A new report suggests that Windows admins and users could mitigate 94% of all critical vulnerabilities automatically by running non-admin accounts.
It is common sense that using standard user accounts on Windows, opposed to accounts with elevated privileges, is a good security practice.
The main reason behind this practice is simple: if a user cannot perform certain operations due to limited rights, so can't malware that attacks the system.
The recently released Microsoft Vulnerabilities Report 2016 by Avecto highlights how much of an impact the switch from admin to non-admin accounts could make on Windows systems
According to the report, 36% of all Windows vulnerabilities that Microsoft released patches for in 2016 were rated with the highest severity rating of critical. A whooping 94% of those would be mitigated by removing admin rights and running Windows with standard user accounts.
The figure is even better for Microsoft Edge and Internet Explorer vulnerabilities. Avecto reports that all, that means 100%, of Internet Explorer or Edge vulnerabilities are mitigated in a non-admin user scenario.
For Microsoft's newest operating system Windows 10, it would mean that 93% of all reported vulnerabilities would be mitigated by removing admin rights.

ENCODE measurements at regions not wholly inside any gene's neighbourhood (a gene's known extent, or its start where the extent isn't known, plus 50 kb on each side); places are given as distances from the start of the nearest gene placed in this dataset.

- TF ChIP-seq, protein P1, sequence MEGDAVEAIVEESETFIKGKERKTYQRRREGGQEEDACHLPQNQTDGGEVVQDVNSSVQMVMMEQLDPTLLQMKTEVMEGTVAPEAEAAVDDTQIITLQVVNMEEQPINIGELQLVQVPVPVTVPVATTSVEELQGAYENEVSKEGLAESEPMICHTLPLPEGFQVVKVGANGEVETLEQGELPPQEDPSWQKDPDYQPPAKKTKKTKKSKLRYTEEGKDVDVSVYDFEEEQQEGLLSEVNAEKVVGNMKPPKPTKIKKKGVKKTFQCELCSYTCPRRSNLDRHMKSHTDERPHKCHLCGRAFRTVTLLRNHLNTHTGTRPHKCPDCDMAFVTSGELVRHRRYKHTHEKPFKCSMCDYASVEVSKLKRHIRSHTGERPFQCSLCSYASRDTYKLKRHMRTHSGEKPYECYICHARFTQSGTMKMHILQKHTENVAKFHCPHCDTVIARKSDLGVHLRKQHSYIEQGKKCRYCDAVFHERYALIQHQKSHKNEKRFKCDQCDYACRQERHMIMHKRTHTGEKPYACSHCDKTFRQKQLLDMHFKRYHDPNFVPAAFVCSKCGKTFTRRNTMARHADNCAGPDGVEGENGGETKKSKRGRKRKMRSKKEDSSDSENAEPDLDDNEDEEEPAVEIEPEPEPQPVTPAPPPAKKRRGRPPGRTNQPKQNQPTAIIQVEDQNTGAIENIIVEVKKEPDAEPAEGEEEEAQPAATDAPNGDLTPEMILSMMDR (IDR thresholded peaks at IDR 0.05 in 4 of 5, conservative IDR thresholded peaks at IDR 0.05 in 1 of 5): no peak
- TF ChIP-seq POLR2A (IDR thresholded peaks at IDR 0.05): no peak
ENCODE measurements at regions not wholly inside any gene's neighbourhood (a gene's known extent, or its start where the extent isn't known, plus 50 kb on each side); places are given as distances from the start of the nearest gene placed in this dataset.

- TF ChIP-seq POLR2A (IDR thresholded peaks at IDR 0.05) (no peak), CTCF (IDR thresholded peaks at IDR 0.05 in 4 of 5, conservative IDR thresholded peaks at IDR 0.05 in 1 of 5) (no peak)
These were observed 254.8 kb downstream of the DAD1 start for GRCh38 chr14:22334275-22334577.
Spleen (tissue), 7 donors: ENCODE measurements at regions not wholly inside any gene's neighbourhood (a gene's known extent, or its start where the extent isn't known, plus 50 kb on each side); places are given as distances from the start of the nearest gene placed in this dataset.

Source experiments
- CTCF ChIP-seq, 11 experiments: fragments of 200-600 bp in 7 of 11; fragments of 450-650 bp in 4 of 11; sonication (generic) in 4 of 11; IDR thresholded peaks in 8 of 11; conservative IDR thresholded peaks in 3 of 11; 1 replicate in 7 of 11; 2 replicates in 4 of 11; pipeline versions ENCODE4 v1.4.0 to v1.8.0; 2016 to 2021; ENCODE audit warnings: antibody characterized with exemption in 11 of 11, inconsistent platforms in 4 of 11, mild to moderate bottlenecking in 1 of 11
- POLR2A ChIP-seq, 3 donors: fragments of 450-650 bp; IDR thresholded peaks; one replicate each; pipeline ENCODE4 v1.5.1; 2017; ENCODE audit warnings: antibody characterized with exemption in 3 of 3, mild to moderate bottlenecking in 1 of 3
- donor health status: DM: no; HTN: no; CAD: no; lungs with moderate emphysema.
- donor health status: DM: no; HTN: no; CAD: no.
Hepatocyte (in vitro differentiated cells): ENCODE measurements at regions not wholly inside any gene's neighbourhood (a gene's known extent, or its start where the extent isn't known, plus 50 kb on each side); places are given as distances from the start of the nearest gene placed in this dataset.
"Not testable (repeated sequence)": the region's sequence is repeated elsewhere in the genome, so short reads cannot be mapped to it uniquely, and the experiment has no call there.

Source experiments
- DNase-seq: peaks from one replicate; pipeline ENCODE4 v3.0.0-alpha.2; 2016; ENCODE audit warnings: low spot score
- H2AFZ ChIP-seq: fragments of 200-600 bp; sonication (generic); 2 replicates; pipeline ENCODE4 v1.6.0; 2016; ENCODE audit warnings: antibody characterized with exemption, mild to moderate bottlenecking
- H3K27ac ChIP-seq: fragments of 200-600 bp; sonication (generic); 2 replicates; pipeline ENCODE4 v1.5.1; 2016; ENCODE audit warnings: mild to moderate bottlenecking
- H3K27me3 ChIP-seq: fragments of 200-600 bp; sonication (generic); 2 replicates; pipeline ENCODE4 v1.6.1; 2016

Avecto notes that Windows 10, dubbed the most secure operating system ever by Microsoft, had the largest total number of reported vulnerabilities of all supported versions of Windows. Windows 10 was affected by 395 different vulnerabilities, compared to 265 for Windows 8.1 for instance.
A simple change, switching a user account from administrator to standard, or creating a second user account with standard rights and using it predominantly, has a huge impact on computer security.
While the mileage differs from year to year, last year saw a mitigation percentage of "just" 85% for instance, it is clear that standard user accounts will mitigate a large percentage of attacks.
You can switch any user account from administrator or standard in Windows, provided that you have access to an admin account.
I suggest you keep the admin account, and create a secondary user account that runs with standard privileges. You may also want to change the rights for any other user on the system from administrator to standard, if you have not done so already.
You can manage accounts in the following way:
Rule of thumb is that all user accounts that are used actively, e.g. by different family members or yourself, are standard accounts. You should keep an admin account around that you can use to make changes to the operating system that standard accounts cannot though.
You can download the 2016 report from the Avecto website. Note that you are asked to fill out a form before you can download the report.
Now You: Do you run a regular or administrative account on Windows?
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